Cover Gray Hair & Natural Looking Result

Long red hair
Photo: Aastock/Shutterstock
Q: I have naturally light red hair, with about 25% gray. My color has also faded over the years. I would like to cover the gray and match my color as closely as possible.
Could you recommend a hair color product that would give me a natural looking result? Many of the colors I have looked at on the shelf have appeared to be too vibrant or dark. I noticed a new product from {brand name deleted} called Natural Match, but did not see anything like my natural color.

A: As a rule, we avoid recommending specific products and brands on Hairfinder, because we want to be as objective as possible. We are not affiliated with any product manufacturer and avoid offering even indirect endorsement of a brand name or product line so as to avoid even an appearance of bias.
However, I can definitely advise you on the best method for achieving a natural-looking gray-coverage for your hair color. All you need to do is visit your local beauty supply store and pick up a hair color formula that is two levels lighter than your natural color. Take a moment to read a previous posting about choosing hair color to cover gray, found here.
You will also need to purchase a developer (most hair colors use hydrogen peroxide developers in strengths of 10-volume to 30-volume or higher) that will be combined with the hair color in equal parts before applying the color to the head.
Because all we intend to do here is cover your gray, you want to use 10-volume peroxide, which will develop (activate) the color without lightening the hair. When you buy hair color kits in a supermarket or drugstore, they come with the hair color and developer packaged together. They often include a separate conditioning agent for use after coloring.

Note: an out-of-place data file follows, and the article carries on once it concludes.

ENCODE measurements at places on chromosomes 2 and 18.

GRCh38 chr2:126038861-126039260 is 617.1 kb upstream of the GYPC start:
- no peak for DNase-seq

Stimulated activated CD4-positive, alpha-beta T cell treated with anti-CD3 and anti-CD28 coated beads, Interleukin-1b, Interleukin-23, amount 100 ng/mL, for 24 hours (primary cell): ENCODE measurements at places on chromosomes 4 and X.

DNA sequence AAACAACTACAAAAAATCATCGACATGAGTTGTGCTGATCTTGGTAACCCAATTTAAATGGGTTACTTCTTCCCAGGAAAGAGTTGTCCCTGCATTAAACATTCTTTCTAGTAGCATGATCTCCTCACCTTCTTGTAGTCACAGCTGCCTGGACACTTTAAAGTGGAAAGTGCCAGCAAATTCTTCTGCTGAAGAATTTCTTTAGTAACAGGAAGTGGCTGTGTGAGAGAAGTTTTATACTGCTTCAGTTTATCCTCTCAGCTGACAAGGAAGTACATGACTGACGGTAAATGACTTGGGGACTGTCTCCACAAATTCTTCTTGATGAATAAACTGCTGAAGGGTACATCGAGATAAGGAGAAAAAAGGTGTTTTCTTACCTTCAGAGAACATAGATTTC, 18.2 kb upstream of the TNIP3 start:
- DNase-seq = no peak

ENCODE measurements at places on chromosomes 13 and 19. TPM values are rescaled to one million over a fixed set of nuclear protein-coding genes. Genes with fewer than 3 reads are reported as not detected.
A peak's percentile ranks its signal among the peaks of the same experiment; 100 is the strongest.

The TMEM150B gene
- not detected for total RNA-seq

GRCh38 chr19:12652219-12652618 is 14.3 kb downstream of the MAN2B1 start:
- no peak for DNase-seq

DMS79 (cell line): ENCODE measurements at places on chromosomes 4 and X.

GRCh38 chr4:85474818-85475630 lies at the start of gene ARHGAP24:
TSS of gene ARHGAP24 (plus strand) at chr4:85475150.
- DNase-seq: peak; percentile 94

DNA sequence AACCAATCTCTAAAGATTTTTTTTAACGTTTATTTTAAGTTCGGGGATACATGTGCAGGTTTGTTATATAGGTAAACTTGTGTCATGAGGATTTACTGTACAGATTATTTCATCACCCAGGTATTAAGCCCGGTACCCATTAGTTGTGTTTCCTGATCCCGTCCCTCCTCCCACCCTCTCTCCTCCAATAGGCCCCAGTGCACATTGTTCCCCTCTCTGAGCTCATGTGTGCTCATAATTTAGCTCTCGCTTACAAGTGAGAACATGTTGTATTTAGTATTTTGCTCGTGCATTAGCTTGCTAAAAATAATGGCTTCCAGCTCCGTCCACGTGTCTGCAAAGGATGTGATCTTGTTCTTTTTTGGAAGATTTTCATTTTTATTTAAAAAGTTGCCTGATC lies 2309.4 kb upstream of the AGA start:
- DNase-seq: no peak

The difference in buying professional products is that you have to buy the components separately. I recommend using a cream developer for better control over the color application. The cream developer makes the mixture less runny and therefore less likely to drip all over you.
By selecting a color that is shades lighter than your natural hair color, you are effectively converting the gray hairs into "highlights", blending them into the hair as a whole. You should also note that because you are using a deposit-only formulation, the hair color is going to darken the natural color slightly in the process. If you used a color that was exactly the same as your natural color the result would look too dark, and the color would be more one-dimensional.
When buying your supplies, be sure to get gloves, a color bottle, and a plastic cap as well as the color chemicals. Don your gloves, mix your hair color and developer in the color bottle, and shake it well to mix the color and developer thoroughly. Apply the color quickly and evenly all over the hair from the scalp to the ends. Once the color is fully applied, cover the hair in a plastic cap and leave it in place for 20 minutes.
Once the 20 minutes are up, remove the cap, and being rinsing the hair, wet the hair and massage it into a lather as you rinse the color out of the hair using warm water. It's generally easier to have a friend assist you in applying hair color since a separate person can see all of your head better than you can.
After the hair color is rinsed from the hair, you can either shampoo the hair, or simply apply a moisturizing conditioner to the hair and rinse the hair again using cool water. The conditioner and cool water rinse help to seal the cuticle layer of the hair and lock in your color.
See also:
How to color hair
How to cover gray hair with color
How do I prevent my red hair from fading too fast?